Zurek said that scientists also hope to snag some early views of the Viking Lander 2 site. That NASA spacecraft successfully set down in Mars' Utopia Planitia in early September of 1976. Doing so will help calibrate interpretations of higher latitude data being collected for the Phoenix lander mission, he said.
"We also hope to get back for a second view of Victoria Crater to pair with the one just taken in order to produce a stereo image before lighting conditions change too much," Zurek said.
NASA's Opportunity Mars rover has wheeled itself into position to begin studies of that large feature.
The space agency's other doing-just-fine Mars rover, Spirit, is also a likely target — but one that is not as urgent as some of the other MRO targets on the "to do" list, he observed.
But first the MRO must focus on the near-term needs of Phoenix and Mars Science Laboratory, Zurek emphasized.
"And second, we should not forget that MRO is supposed to do more than look at places that we already know. It also seeks new places that may prove to be even better destinations for future missions and to test our present understanding with new data as we explore more of the diverse planet that is Mars," he added.
Beagle 2 wreckage?
Similar to the Mars Polar Lander loss was the plight of the British-built Beagle 2 probe.
It was deployed from the European Space Agency's Mars Express on Dec. 19, 2003. Mars Express remains busy at work as it orbits the planet.
Beagle 2 was targeted to land in Isidis Planitia, with parachutes and airbags to cushion its touchdown.
The probe was a science instrument-packed 152-pound (69-kilogram) device that never uttered a peep from the surface of Mars.
"Depending on our success with Mars Polar Lander — and with landers with fairly well-known locations — we will eventually try for Beagle 2, but that is a much greater challenge due to its smaller size and the greater uncertainty of its landing ellipse," Zurek said, noting that his opinions are his own and do not represent the view or policy of JPL.
Indeed, it might be a stretch for MRO to spot Beagle 2, as it is only a few feet wide.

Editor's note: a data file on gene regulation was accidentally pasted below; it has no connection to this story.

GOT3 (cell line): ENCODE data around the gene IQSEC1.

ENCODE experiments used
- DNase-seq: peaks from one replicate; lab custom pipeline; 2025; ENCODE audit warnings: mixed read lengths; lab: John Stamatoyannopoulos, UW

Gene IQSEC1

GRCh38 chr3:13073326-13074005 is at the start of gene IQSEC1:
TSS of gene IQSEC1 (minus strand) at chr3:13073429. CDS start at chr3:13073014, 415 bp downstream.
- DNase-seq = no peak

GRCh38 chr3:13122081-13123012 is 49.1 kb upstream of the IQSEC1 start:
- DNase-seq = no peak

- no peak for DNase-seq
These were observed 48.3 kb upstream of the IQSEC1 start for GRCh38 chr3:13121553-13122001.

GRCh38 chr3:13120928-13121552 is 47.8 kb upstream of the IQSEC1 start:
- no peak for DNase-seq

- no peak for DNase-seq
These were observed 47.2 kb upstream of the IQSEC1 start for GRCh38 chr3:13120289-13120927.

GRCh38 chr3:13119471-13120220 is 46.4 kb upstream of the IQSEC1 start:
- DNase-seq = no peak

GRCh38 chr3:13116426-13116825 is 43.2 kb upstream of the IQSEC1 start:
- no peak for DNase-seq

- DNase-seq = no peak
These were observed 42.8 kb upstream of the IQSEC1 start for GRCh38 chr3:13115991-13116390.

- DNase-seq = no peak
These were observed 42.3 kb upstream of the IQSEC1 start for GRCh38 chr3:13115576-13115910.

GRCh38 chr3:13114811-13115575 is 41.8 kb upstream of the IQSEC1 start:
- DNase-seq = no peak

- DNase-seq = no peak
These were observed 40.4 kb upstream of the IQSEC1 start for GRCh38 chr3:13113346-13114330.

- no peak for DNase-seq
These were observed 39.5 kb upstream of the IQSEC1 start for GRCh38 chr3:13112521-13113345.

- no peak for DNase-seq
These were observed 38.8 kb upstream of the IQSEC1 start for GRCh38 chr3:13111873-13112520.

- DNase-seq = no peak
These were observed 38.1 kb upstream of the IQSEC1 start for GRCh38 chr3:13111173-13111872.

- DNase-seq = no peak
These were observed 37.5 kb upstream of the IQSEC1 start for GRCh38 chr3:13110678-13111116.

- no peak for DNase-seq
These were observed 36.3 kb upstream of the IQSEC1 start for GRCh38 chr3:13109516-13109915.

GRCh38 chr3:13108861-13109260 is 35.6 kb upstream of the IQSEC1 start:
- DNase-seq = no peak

Late last year, Beagle 2 wreckage was thought found in imagery relayed from NASA's Mars Global Surveyor — claimed by some to show that the craft came close to success.
But others in the Mars photo-interpretation community contend that no incontrovertible evidence exists in imagery to support Beagle 2 being discovered.
"MRO may hopefully resolve what happened to Beagle 2," explained Mark Sims, the project's mission manager at the Space Research Center's department of physics and astronomy at the University of Leicester in England.
The MRO has enough resolution to perhaps directly image the lander and certainly enough to image any debris or components, like airbags, parachutes, etc.
That's assuming such gear is not covered by dust. Nearly three years after Beagle 2's failed landing, dusted-over hardware may no longer be recognizable, Sims told SPACE.com.
"We understand that the HiRISE team intends to image the Beagle 2 landing ellipse at some point in the mission," Sims said.
However, for obvious reasons, he added, doing so is not a high priority for MRO, given top-of-the-checklist need to image sites for Phoenix, Mars Science Laboratory and other future missions.
"We, however, look forward to what MRO might detect as it would be good to ascertain how close to a successful landing Beagle 2 came," Sims noted.
Using the MRO as a spotter scope for vanished Mars probes is on the schedule.
But the spacecraft also totes another "eye spy" device for finding spacecraft gone astray.
Along with HiRISE, the MRO's Compact Reconnaissance Imaging Spectrometer for Mars (CRISM) is up and operating.
One of six science instruments aboard the MRO, it is able to identify minerals on the surface of Mars. CRISM investigations are being led by the Johns Hopkins University Applied Physics Laboratory in Laurel, Maryland.
Spacecraft hard landings, like in the case for Beagle 2, can churn up a rather large area of soil in the process. CRISM might locate signs of different minerals in the upturned crash spot that don't match those of the surrounding terrain.
JPL's Zurek said that this kind of CRISM data would be like having a mineral fingerprint pointing to the spot where Beagle 2 plopped down.